Most of the campus community relies on computers to remain productive.  From word processing to spreadsheets or even just checking your e-mail, we expect our computers to turn-on and run each morning when we press the power button. Thankfully, most of the time they do, but what happens when they don’t? Many things could cause your computer to run poorly but a common issue we encounter here at the CHFA IT Help Desk are viruses. Even with the McAfee VirusScan software provided by the University, malicious software (“malware”) can sometimes still get through and negatively affect your computer’s performance. Recently, malware programmers have become increasingly clever and have now begun to model their software to mimic legitimate programs such as Windows Security Center. So, when warnings start popping up stating that your computer is infected here are a few tips to determine if you should really believe what they are saying.

        The easiest way to spot malware posing as a virus protection program is to pay attention to what the program is warning you about. Many of these programs hijack your web browser and will warn you not to go to a certain site because it will harm your computer. So, next time you visit and your antivirus program is telling you that your computer will become infected, something is wrong. Another thing to pay attention to is your homepage when you open your browser. When these malware programs hijack your browser, they often change your homepage to advertise their product. When people buy these fake anti-virus programs, they are allowing this malware to thrive on their system instead of preventing it. Perhaps you are thinking to yourself that these malware programmers are really smart if they can pull off stuff like this. Not necessarily. It seems that they generally have difficulties with spelling and grammar. If the alert you are seeing says something along the lines of, “Werning, Antivirus is inable for pertikshon” it’s a major clue that something is wrong. Genuine Microsoft or Apple software will never have mistakes like these since they pay people millions of dollars each year to correct them.If you find that your computer is infected by one of these programs, please contact the CHFA IT Help Desk.  We will run McAfee VirusScan, which can be downloaded for free from the University at: VirusScan usually cleans most of the common viruses and malware. VirusScan can perform regular scans by itself and update its virus definitions automatically. The best defense against viruses, however, is to stay perceptive to any changes to your computer. You know how your computer behaves when it is healthy so noticing any changes can help to minimize trouble and keep you productive.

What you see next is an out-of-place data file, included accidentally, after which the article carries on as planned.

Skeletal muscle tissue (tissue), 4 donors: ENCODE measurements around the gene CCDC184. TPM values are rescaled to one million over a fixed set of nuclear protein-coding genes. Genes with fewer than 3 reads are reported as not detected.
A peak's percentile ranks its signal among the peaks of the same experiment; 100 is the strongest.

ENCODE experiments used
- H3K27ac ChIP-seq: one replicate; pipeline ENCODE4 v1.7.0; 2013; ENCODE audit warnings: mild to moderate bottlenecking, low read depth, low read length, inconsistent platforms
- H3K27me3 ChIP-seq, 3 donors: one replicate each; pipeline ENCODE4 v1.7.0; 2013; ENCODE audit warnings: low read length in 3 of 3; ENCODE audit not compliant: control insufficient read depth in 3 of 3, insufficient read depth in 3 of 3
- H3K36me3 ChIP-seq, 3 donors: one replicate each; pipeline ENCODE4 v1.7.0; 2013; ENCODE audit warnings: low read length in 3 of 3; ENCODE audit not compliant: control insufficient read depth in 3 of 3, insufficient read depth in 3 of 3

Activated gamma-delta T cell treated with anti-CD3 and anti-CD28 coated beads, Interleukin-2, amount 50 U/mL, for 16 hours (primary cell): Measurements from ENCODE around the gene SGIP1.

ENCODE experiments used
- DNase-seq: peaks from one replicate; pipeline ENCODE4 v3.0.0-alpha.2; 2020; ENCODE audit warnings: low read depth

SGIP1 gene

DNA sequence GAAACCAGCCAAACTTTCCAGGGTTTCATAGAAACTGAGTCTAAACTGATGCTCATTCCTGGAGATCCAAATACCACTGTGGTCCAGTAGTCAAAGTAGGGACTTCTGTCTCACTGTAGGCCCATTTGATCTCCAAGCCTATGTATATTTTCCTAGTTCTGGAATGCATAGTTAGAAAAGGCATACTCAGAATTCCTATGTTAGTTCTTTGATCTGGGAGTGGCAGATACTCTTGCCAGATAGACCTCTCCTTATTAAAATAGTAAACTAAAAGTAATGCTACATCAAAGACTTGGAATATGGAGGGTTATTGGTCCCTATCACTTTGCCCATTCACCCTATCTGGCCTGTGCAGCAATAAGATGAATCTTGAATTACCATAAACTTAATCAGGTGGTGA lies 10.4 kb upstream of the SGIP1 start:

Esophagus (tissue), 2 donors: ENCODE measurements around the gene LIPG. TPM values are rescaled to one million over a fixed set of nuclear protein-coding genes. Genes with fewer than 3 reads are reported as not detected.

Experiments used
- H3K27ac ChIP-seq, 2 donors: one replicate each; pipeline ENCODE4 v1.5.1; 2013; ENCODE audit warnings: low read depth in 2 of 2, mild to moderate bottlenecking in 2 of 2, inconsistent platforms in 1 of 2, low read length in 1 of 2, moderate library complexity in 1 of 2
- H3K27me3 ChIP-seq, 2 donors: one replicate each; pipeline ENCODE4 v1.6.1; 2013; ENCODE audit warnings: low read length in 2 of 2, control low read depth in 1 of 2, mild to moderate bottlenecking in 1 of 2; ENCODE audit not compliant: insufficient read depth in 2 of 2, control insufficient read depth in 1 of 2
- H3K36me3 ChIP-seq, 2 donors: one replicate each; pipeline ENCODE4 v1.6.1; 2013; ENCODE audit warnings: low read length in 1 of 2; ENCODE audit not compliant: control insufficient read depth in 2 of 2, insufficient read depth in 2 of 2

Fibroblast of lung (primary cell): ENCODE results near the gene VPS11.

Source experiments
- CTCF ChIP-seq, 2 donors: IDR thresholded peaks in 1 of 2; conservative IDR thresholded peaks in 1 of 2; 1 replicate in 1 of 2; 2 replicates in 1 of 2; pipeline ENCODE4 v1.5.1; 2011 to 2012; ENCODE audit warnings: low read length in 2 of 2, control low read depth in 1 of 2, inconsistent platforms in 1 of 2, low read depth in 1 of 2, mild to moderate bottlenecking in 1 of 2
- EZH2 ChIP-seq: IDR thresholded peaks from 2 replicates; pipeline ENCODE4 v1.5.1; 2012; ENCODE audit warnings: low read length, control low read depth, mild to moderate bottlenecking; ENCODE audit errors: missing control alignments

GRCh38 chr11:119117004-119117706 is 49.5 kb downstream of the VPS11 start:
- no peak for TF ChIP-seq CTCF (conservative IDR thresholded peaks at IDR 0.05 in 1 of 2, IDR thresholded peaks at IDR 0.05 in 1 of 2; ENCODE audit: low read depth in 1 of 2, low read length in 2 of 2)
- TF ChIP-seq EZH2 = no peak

- Andrew Laporte